We’ve learned to accept certain everyday connectivity compromises. We put up with laggy video calls, slow downloads, and the constant battle for faster speeds. It’s frustrating, but we find workarounds. We turn our video quality down, wait for the stream to buffer, and coordinate our family’s schedule to avoid taxing the Wi-Fi. We accept these hassles as inevitable.
But they aren’t. These are technical problems, and we are developing technical solutions.
Our mission at Intel is create technology that enables the experiences that matter most, and we’re optimistic about the future. Because Wi-Fi 6 is now poised to provide us with the tools for unparalleled connectivity, with no compromises.
The Challenge: Data, Demands, and Densification
The root of today’s challenge is the mismatch between our increasingly connected lives and our increasingly outdated Wi-Fi architecture.
For years, people and businesses have been steadily increasing their data and wireless connectivity needs on more devices. We now work and learn remotely, game online, stream ultra-HD videos, make video calls, and more—all at once, on the same crowded, or “dense,” Wi-Fi networks. COVID-19 has only accelerated this trend, with global internet traffic increasing 38% in early 2020 and 80% of the traffic from video, social and gaming.1
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With the growing number of Internet users, we need faster, more reliable, lower latency Wi-Fi to meet these needs—now and in the future. It’s estimated that there will be 5.3 billion global internet users by 20232, and more than 60% of mobile traffic will be offloaded to Wi-Fi this year.3 At that point, Wi-Fi will account for a ~$3.5 trillion total contribution to the global economy—greater than the GDP of the United Kingdom.4 5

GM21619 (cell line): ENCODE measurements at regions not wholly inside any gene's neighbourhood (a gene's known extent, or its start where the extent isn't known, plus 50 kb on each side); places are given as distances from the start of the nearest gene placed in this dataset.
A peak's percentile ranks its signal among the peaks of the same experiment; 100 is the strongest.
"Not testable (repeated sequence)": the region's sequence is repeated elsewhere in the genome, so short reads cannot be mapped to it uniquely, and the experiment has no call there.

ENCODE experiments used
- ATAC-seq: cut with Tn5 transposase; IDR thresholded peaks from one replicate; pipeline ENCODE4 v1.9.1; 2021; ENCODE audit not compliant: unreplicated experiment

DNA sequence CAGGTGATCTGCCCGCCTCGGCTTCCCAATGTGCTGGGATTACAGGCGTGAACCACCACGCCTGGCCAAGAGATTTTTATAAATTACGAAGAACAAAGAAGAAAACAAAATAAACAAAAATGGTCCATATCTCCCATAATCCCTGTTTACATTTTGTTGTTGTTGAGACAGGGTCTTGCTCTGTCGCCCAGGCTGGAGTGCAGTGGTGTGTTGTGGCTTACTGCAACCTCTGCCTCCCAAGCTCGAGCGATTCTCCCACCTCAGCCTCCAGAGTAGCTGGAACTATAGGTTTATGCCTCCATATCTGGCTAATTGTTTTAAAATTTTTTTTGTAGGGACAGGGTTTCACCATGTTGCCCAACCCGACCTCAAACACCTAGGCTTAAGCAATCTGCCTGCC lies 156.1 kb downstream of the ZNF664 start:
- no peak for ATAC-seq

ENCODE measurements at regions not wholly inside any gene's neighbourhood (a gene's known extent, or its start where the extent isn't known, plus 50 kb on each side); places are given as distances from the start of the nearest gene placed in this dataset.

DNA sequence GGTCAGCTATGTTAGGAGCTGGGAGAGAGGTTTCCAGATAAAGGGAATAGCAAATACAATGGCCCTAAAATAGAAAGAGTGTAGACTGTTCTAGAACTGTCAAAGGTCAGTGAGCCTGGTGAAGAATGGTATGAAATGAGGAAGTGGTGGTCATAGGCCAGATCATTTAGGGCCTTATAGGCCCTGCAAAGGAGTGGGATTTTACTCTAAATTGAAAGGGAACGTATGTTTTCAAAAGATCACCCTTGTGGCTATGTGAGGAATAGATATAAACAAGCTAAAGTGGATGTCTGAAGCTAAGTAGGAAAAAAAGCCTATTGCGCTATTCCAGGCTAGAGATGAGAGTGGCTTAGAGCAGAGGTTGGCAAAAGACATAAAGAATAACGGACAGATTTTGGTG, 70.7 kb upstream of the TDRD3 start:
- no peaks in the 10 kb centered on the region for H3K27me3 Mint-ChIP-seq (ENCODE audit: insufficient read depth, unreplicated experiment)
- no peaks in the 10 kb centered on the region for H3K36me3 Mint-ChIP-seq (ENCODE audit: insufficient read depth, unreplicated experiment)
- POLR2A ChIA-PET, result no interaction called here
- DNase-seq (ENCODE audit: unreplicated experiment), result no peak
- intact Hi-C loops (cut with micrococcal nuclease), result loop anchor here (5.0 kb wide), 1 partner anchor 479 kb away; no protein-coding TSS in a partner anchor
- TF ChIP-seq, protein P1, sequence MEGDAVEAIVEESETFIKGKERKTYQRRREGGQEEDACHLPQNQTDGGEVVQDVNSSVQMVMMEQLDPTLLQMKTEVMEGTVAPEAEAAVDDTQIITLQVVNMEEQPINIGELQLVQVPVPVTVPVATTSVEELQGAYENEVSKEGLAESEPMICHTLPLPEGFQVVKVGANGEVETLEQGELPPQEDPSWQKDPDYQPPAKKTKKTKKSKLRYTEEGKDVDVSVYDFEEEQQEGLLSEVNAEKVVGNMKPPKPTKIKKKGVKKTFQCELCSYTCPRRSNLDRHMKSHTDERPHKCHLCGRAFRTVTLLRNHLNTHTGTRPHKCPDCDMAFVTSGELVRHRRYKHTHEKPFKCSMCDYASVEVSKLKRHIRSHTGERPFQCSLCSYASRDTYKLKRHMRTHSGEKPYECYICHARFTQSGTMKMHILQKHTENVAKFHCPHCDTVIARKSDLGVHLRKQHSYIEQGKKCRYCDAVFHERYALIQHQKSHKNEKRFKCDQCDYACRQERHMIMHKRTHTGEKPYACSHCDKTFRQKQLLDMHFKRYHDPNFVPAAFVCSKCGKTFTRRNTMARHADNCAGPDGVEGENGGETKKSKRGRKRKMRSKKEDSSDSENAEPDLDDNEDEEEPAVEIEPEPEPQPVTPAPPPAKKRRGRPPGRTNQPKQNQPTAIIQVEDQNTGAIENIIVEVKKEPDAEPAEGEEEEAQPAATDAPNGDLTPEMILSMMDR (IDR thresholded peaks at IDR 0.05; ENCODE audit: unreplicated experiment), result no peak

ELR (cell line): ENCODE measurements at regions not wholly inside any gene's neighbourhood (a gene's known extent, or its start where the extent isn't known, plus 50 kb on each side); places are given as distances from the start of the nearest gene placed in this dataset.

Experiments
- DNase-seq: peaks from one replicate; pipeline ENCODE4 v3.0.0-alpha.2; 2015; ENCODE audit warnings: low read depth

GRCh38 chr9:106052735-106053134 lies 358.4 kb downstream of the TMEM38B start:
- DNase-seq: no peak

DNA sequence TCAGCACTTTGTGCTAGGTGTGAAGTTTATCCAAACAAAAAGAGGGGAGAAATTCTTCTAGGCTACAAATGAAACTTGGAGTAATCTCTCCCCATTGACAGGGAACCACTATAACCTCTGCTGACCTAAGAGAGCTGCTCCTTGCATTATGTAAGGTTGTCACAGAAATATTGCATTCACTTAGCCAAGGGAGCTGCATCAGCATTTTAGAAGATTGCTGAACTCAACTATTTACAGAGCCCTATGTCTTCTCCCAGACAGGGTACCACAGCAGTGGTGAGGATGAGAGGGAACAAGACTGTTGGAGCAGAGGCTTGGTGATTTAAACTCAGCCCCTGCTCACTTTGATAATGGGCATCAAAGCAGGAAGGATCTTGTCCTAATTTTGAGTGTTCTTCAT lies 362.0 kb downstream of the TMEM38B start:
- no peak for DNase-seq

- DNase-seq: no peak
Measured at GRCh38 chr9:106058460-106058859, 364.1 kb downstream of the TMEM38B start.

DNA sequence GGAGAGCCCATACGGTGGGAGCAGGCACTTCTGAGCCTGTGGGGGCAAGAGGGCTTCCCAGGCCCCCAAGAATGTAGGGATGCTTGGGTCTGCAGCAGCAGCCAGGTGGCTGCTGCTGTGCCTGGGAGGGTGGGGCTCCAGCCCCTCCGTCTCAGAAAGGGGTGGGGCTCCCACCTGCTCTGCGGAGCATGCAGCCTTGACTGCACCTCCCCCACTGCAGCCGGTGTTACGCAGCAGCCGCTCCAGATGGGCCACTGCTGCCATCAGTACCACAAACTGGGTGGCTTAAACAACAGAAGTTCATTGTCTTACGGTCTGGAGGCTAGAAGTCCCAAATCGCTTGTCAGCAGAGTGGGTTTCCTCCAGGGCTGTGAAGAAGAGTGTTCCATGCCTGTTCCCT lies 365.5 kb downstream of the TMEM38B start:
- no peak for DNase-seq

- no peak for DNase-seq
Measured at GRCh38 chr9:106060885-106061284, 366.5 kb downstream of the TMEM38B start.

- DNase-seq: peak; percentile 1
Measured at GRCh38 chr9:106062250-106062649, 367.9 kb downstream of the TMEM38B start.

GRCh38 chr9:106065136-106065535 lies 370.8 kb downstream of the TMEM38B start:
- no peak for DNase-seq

Yet we are still relying on Wi-Fi 5 (802.11ac), which launched in 2013 and uses the same architecture as Wi-Fi 4 (802.11n) from 2007. Not only is the technology outdated, the number of connected devices has exploded. 51% of 2022 IP traffic is from Wi-Fi devices and 59% of 2022 mobile data offloaded to Wi-Fi.6
We’ve moved our lives and our jobs into an online world, but much of the Wi-Fi infrastructure hasn’t kept up. As a result, people and businesses are struggling with slow speeds, inconsistent performance, and high latency—the familiar compromises of wireless connectivity.
Our Vision for Wi-Fi 6
We now have a powerful tool to address these challenges. This is Wi-Fi 6—a key development in the wireless connectivity in the last decade.
Intel is working to maximize the benefits of Wi-Fi 6, which solves several fundamental problems. It can split the Wi-Fi network into multiple smaller segments and use data and time scheduling to better manage many different devices, and it can also pack 20% more data into streams. This enables up to 4x greater capacity for greater reliability on dense networks,7 up to 75% lower latency for improved responsiveness,8 and nearly 40% faster speeds.9
To get the most from Wi-Fi 6, we need the right innovations and collaborations: